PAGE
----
Friedrich Nietzsche haunts the modern world. His elusive writings with their characteristic combination of trenchant analysis of the modern predicament and suggestive but ambiguous proposals for dealing with it have fascinated generations of artists, scholars, critics, philosophers, and ordinary readers. Maudemarie Clark's highly original study gives a lucid and penetrating analytical account of all the central topics of Nietzsche's epistemology and metaphysics, including his views on truth and language, his perspectivism, and his doctrines of the will-to-power and the eternal recurrence. (...)
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  13. Maudemarie Clark (1986). Nietzsche's Perspectivist Rhetoric. International Studies in Philosophy 18 (2):35-43.
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  14. Daniel W. Conway (1992). Nietzsche on Truth and Philosophy. Review of Metaphysics 46 (1):146-148.
  15. Christoph Cox (1997). The "Subject" of Nietzsche's Perspectivism. Journal of the History of Philosophy 35 (2):269-291.
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  16. Tsarina Doyle (2009). Nietzsche on Epistemology and Metaphysics: The World in View. Edinburgh University Press.
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  17. Tsarina Doyle (2001). Nietzsche's Perspectivism. International Philosophical Quarterly 41 (2):249-250.
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  18. Pietro Gori (2012). Nietzsche as Phenomenalist? In Marco Brusotti, Günter Abel & Helmut Heit (eds.), Nietzsches Wissenschaftsphilosophie. deGruyter.
    During the second decade of the 20th century Hans Kleinpeter, an Austrian scholar devoted to the development of the modern science, published some brief papers on Nietzsche’s thought. Kleinpeter has been one of the main upholders of Mach’s epistemology and probably the first who connected his ideas with the philosophy of Nietzsche. In his book on Der Phänomenalismus (1913) he described a new world view that arose in the 19th century, a perspective that ‒ according to him ‒ completely contrasted (...)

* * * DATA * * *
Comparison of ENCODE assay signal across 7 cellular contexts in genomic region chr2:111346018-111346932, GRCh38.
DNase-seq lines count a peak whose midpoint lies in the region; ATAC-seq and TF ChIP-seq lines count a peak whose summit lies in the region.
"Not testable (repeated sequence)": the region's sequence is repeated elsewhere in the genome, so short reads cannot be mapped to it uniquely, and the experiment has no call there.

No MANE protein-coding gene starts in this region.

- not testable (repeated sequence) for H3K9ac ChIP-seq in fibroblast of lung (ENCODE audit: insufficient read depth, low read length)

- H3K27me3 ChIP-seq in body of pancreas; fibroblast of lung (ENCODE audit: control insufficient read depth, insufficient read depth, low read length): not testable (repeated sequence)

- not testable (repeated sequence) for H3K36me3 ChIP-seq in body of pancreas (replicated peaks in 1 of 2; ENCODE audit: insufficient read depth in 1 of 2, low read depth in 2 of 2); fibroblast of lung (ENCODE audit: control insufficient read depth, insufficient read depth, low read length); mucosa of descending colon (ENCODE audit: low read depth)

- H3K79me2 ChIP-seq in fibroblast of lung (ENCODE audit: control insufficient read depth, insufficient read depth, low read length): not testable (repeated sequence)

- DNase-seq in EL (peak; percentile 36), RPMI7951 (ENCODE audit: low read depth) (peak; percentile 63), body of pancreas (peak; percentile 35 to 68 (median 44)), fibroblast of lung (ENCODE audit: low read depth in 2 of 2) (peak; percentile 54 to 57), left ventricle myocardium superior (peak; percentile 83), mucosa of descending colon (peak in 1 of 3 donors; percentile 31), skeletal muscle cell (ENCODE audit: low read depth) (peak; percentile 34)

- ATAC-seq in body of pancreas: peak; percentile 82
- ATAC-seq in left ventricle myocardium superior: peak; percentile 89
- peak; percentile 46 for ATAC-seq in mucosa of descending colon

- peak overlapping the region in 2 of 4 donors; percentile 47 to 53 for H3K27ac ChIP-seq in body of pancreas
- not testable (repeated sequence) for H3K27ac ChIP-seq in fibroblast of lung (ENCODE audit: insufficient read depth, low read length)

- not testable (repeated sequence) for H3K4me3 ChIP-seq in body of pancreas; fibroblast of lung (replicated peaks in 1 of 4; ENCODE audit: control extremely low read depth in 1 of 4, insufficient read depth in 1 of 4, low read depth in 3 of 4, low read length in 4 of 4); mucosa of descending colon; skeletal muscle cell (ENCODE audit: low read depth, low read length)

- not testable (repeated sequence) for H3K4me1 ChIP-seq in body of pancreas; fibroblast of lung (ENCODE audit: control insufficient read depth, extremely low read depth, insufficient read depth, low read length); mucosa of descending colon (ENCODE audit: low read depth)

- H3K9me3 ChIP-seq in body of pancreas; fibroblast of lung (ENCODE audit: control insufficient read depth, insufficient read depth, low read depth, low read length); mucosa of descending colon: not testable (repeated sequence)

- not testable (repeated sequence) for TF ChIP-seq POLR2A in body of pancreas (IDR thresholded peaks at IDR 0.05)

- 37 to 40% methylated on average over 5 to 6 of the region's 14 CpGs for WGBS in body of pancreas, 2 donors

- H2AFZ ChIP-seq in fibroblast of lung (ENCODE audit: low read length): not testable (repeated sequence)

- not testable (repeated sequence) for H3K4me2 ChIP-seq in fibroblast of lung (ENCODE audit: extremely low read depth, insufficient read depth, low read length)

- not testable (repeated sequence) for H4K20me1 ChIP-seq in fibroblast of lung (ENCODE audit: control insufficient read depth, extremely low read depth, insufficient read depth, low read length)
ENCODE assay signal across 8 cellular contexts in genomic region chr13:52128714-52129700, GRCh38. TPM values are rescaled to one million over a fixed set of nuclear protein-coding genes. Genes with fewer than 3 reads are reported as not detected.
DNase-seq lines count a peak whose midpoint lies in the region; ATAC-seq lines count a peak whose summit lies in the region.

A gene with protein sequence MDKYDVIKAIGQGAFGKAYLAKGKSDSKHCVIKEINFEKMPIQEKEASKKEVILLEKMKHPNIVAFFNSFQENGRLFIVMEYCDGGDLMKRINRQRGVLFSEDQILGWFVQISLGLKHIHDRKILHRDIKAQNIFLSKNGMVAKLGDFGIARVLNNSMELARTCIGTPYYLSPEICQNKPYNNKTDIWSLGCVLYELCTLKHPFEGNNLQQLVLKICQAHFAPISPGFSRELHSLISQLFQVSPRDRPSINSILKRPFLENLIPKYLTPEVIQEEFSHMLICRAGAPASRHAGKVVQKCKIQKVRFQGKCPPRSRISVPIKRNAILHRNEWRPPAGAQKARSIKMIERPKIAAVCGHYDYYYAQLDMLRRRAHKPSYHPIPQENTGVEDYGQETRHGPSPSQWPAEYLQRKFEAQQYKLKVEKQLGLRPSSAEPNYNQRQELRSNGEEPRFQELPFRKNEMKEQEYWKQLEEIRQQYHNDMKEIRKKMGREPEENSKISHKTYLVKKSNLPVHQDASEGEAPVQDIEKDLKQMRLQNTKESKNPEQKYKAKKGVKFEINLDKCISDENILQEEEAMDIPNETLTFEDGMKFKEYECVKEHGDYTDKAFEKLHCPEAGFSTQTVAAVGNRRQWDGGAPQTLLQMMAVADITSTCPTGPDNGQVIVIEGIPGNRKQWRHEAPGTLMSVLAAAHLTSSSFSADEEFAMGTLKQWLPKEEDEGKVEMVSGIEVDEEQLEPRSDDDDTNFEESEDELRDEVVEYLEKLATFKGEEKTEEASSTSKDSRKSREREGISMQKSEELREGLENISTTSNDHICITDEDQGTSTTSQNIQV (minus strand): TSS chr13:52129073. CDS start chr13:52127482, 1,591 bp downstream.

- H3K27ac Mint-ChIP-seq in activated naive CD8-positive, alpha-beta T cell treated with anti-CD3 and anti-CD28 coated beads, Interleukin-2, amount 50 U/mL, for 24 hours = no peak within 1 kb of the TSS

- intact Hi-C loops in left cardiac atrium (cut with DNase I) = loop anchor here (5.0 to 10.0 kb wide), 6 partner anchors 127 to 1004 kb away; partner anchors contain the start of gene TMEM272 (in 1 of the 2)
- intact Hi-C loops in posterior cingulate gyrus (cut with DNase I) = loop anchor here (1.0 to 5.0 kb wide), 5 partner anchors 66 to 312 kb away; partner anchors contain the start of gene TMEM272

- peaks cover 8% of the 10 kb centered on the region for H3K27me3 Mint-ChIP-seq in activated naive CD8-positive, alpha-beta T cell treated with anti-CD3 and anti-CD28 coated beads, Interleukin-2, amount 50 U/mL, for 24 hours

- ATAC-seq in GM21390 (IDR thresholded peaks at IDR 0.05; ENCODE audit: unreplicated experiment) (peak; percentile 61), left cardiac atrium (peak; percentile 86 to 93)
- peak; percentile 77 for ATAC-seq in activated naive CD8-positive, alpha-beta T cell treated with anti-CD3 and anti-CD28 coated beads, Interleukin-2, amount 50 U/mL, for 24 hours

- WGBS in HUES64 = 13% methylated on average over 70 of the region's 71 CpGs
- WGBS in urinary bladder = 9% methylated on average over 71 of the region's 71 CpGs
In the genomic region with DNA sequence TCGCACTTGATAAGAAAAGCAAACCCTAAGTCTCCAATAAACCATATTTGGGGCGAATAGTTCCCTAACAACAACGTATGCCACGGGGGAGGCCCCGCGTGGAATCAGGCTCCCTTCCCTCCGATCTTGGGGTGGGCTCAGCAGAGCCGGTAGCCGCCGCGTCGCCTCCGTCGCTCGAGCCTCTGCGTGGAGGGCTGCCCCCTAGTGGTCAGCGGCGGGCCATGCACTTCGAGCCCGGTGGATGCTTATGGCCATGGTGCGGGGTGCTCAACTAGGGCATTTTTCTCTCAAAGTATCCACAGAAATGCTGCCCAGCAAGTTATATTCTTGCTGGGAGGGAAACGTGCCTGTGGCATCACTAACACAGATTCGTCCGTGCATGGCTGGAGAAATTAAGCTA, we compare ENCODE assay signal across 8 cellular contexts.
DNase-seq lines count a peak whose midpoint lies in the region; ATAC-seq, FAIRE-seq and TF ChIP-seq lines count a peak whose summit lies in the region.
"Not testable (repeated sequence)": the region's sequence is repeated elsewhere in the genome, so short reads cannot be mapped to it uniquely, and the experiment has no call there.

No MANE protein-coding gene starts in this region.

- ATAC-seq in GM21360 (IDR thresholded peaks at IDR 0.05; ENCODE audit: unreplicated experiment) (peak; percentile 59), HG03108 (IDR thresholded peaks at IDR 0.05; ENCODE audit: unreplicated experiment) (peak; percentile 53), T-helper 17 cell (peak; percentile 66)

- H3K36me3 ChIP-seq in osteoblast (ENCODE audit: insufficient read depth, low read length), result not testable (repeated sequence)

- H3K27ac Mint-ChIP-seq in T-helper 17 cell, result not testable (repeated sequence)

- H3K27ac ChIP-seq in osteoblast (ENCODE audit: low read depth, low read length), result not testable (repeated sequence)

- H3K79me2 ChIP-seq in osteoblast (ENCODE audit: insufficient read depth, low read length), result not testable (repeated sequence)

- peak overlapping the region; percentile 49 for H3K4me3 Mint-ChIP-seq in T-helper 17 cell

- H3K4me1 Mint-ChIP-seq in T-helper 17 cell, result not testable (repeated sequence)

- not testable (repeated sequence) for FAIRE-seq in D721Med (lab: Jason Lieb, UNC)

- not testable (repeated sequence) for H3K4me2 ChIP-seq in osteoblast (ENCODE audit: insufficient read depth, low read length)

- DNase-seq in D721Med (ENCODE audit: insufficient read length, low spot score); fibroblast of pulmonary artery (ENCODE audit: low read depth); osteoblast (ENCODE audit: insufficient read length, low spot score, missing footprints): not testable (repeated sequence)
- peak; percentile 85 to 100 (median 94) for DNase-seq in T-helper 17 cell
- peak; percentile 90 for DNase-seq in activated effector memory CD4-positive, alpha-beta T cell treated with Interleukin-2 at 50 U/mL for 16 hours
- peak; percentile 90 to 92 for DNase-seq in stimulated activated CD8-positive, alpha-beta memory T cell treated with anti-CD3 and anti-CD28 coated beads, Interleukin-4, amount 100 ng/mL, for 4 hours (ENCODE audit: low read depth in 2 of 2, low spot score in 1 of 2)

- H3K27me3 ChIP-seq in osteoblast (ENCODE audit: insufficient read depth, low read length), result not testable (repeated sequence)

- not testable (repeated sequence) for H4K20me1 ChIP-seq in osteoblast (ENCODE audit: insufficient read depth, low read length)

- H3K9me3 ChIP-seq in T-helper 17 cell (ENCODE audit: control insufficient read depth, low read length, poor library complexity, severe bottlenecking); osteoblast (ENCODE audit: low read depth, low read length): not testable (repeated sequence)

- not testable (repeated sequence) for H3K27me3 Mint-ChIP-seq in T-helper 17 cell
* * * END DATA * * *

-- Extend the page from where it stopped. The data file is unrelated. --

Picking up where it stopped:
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  19. Pietro Gori (2009). The Usefulness of Substances. Knowledge, Science and Metaphysics in Nietzsche and Mach. Nietzsche Studien 38:111-155.
    In this paper I discuss the role played by Ernst Mach on Nietzsche’s thought. Starting from the contents of his Beiträge zur Analyse der Empfindungen, I’ll show the close similarities between their view on both human knowledge and the scientific world description. In his writing on science Nietzsche shares Mach’s critique to the 19th century mechanism and its metaphysical ground, as much as his way of defining the substantial notions such as matter, ego and free will. Moreover, my investigation will (...)
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  20. Jean Grondin (2011). Must Nietzsche Be Incorporated Into Hermeneutics? Some Reasons for a Little Resistance. Iris. European Journal of Philosophy and Public Debate 2 (3):105-122.
    The question of Nietzsche's place in hermeneutics raises many questions: can Nietzsche's thought itself be characterized as "hermeneutical" and to what extent, given that hermeneutics was only developed as such after him? Can and should hermeneutics, which until recently did not take his thought much into account, incorporate Nietzsche's thought as a whole? Whereas a mutual fecundation will always be fruitful, this paper argues that one should resist a simple integration of Nietzsche into hermeneutics in light of their different understandings (...)
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  21. Steven D. Hales & Rex Welshon (2000). Nietzsche's Perspectivism. University of Illinois Press.
    In "Nietzsche's Perspectivism", Steven Hales and Rex Welshon offer an analytic approach to Nietzsche's important idea that truth is perspectival. Drawing on Nietzsche's entire published corpus, along with manuscripts he never saw to press, they assess the different perspectivisms at work in Nietzsche's views with regard to truth, logic, causality, knowledge, consciousness, and the self. They also examine Nietzsche's perspectivist ontology of power and the attendant claims that substances and subjects are illusory while forces and alliances of power constitute the (...)